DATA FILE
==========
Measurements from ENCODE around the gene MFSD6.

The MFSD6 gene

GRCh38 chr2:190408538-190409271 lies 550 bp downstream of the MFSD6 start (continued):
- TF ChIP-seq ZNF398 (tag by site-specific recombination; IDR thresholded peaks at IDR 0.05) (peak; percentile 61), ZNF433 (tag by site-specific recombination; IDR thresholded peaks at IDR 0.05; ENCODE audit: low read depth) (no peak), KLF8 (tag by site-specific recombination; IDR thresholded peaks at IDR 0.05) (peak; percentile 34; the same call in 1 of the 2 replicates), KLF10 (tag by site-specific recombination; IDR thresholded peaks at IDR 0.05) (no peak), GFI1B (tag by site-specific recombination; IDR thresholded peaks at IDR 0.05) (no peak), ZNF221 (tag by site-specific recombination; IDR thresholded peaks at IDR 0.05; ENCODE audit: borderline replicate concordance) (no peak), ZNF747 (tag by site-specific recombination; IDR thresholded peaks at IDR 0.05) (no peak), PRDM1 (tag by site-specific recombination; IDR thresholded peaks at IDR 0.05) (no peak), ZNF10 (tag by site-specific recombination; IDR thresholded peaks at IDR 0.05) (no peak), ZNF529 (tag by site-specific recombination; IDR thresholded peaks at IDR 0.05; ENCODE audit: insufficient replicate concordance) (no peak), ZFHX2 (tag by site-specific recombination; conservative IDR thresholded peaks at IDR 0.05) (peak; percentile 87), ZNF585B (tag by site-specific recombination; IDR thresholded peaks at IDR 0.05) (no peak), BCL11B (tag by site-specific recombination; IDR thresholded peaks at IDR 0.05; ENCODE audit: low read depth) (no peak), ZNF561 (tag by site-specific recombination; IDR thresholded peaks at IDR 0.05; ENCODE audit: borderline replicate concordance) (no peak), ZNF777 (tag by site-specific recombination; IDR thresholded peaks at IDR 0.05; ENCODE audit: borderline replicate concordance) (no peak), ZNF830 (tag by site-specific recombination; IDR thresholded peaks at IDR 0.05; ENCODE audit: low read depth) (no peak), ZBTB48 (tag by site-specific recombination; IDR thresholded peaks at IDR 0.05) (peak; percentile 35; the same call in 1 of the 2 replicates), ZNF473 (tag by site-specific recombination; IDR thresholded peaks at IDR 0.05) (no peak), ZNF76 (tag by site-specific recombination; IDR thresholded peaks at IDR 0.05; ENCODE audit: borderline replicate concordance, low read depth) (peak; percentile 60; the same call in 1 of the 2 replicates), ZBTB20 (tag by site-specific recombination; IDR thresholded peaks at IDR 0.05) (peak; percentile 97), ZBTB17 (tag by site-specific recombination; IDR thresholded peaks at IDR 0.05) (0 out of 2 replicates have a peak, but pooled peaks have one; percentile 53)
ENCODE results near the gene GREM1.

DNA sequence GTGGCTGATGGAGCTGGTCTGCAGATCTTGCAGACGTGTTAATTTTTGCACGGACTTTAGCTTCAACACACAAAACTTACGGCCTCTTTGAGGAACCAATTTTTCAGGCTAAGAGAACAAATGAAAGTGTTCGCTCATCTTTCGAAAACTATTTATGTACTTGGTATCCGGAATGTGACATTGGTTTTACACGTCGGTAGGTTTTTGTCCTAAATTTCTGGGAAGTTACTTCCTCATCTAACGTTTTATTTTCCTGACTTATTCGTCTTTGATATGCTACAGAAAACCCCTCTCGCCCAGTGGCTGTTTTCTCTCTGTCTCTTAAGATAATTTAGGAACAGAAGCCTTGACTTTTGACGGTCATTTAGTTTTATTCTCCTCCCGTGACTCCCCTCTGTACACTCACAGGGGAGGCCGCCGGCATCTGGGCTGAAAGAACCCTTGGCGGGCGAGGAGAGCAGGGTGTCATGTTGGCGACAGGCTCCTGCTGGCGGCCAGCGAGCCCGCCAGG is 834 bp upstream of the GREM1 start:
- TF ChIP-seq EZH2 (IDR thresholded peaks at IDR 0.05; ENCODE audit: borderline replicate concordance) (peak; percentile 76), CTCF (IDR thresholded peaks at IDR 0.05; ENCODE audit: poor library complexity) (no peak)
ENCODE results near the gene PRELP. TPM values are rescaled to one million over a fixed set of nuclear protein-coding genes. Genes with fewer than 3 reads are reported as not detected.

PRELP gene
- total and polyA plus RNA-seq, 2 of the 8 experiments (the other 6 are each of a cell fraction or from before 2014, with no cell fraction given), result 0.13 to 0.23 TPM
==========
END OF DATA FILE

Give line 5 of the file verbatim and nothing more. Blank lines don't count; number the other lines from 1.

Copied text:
ENCODE results near the gene GREM1.